25 Mar 2022 3 min read

Ukraine conflict: a turning point for energy security?

By Robin Martin , Robert Waterhouse

In our recent post on the effects of the Ukraine conflict on real assets, we touched on the potential long-term implications for European clean-energy markets. In this blog, we look at how European policymakers are not only aiming to achieve their climate objectives but also support energy security.

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Immediate reaction

Ukraine is first and foremost a humanitarian catastrophe. It has also been a painful lesson for European governments in terms of dependence on Russian energy. While Europe has made progress in decarbonising electricity, 30% of all electricity generation is still via fossil fuels.1 Gas also remains critical to home and commercial heating, with 45% of Europe’s supply coming from Russia.2

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In the immediate aftermath of the invasion, many Western European governments recognised the need to reduce their reliance on Russian gas, with Germany simultaneously freezing the certification of the Nord Stream 2 pipeline and accelerating plans for two new liquefied natural gas (LNG) import terminals.

The direction of travel was demonstrated by the European Commission’s REPowerEU proposals, released on 8 March and titled “Joint European Action for more affordable, secure and sustainable energy” (emphasis added). 

The proposed measures include a rapid scaling-up of renewables and energy storage, consistent with what was already required to meet the EU’s climate-change objectives. The war has underlined that those steps contribute directly to greater energy security as well as environmental outcomes.

Proposals to eliminate Russian gas dependency

The European Commission (EC) aims to eliminate dependence on Russian gas before 2030 by:

  1. Diversifying gas supplies, including accelerating production capacity for green hydrogen
  2. Reducing fossil-fuel dependence through energy efficiency, electrification and higher renewable electricity production

Green hydrogen is produced by using electrolysis, powered by renewable electricity, to convert water into its oxygen and hydrogen constituents. The EC has proposed increasing the target for green hydrogen use by 300% by 2030, which will increase demand for renewable electricity.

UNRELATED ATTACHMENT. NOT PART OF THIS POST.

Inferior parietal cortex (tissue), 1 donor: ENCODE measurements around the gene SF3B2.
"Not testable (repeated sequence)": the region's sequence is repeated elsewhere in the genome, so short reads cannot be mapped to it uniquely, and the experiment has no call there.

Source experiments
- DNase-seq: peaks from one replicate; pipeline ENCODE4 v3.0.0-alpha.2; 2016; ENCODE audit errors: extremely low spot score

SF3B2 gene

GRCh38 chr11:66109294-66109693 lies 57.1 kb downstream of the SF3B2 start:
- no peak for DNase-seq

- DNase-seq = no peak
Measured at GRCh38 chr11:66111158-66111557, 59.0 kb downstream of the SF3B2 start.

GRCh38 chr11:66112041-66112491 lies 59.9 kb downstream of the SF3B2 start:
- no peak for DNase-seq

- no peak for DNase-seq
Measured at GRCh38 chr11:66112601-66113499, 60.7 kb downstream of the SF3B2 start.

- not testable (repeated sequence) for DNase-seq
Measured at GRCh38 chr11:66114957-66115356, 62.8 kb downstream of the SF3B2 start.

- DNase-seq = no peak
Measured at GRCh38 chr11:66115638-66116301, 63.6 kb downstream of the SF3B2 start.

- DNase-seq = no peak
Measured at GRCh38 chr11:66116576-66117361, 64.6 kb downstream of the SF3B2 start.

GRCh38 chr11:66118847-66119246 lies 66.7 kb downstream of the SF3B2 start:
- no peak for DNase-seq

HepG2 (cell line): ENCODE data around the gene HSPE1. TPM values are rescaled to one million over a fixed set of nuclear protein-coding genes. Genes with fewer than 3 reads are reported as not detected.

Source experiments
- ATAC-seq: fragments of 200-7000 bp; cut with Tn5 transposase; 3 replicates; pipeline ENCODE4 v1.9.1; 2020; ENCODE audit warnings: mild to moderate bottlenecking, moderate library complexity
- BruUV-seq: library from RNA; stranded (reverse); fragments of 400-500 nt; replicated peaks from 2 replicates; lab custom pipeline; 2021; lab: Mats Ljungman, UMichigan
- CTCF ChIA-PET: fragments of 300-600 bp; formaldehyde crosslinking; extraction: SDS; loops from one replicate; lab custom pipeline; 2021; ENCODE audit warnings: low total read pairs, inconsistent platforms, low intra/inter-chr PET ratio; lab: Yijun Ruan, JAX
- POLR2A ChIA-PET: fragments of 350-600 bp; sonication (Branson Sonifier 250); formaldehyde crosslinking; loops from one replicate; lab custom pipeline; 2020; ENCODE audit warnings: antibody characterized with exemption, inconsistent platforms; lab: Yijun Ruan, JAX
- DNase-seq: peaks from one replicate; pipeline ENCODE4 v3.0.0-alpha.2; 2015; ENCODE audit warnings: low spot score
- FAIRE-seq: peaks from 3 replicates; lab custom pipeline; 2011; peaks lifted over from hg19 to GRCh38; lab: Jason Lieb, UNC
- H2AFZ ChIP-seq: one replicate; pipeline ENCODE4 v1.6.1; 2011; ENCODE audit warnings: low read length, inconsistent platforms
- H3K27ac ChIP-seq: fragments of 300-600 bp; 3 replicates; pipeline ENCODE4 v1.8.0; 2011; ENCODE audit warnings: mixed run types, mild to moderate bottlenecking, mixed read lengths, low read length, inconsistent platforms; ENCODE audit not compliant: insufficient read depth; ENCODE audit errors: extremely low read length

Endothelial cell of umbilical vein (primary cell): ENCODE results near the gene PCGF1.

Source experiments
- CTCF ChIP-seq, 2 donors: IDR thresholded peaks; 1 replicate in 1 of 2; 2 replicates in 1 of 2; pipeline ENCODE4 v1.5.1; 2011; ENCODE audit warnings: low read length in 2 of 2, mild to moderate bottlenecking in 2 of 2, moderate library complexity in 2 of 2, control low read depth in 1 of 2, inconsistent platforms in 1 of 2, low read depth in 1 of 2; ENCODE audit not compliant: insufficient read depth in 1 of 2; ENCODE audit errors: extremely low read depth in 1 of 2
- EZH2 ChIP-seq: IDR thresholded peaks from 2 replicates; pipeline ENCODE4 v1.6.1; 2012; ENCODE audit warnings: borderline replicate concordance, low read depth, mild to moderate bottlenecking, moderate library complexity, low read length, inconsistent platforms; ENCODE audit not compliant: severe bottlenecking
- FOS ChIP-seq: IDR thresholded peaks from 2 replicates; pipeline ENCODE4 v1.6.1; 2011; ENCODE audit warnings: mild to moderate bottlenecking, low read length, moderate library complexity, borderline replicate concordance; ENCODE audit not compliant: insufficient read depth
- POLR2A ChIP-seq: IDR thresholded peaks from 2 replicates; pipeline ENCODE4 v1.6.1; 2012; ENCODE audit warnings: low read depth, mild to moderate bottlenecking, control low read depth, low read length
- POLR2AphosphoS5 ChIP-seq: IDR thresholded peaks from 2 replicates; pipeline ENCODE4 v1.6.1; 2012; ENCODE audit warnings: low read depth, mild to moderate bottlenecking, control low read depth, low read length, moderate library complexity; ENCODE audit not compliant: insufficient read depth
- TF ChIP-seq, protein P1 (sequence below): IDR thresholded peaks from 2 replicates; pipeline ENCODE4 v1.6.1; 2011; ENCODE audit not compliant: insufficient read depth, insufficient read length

The EC has also announced several initiatives to support rapid scaling-up of renewable electricity generation, committing to announce proposals to support faster permitting for projects, as well as steps to promote power purchase agreements (PPAs), which are an important source of revenue stability for renewables.

Furthermore, the REPowerEU plan kicked off a wide-ranging review of wholesale electricity markets. It was clear that the plan was heavily influenced by the International Energy Agency’s own 10-point-plan3 released a few days earlier. This excerpt from the IEA gives a sense of where that review is likely to focus, including steps to support capital flows from investors to finance asset creation:

“Point 10. Step up efforts to diversify and decarbonise sources of power system flexibility…. A portfolio of options will be required, including enhanced grids, energy efficiency, increased electrification and demand-side response, dispatchable low-emissions generation, and various large-scale and long-term energy storage technologies alongside short-term sources of flexibility such as batteries. EU member states need to ensure that there are adequate market price signals to support the business case for these investments…” (emphasis added)

Turning point on energy security?

In our view, the Ukraine conflict will mark a turning point in the priority that European policymakers place on energy security. The early response indicates that policymakers recognise that the steps to achieving climate objectives also support energy security. Expect further announcements on how policy will promote the rapid rollout of additional renewable and energy storage capacity. Given the scale of asset creation needed, this will create a significant, long-term stream of investment requirements. It is already understood that financial returns for investors need to be appropriate to attract capital. We believe the current conflict will focus policymakers’ minds on creating the conditions for private capital to play the part that many want in supporting the energy transition.

 

  1. Source: Bloomberg New Energy Finance: New Energy Outlook, 2021
  2. Source: REPowerEU: Joint European Action for more affordable, secure and sustainable energy
  3. Source: IEA 10-point plan; How Europe can cut natural gas imports from Russia significantly within a year

Robin Martin

Global Head of Investment Strategy & Research, Real Assets

Rob is Global Head of Investment Strategy & Research for Real Assets, having joined LGP in October 2006. Prior to this, he worked for Hammerson as Head of Research, working closely with the board and senior management team on corporate, sector and asset strategies. Prior to Hammerson, Rob was at CBI for two years as a senior economist, and prior to that, he spent three years in the petroleum industry. Rob has a degree in economics and economic history.

Robin Martin

Robert Waterhouse

Research, Real Assets

Robert joined LGIM in 2021 and works across private credit and real estate within Real Assets Research. Prior to LGIM, Robert studied Mechanical Engineering at Imperial College, focusing on sustainable power and water infrastructure solutions in his final years.

Robert Waterhouse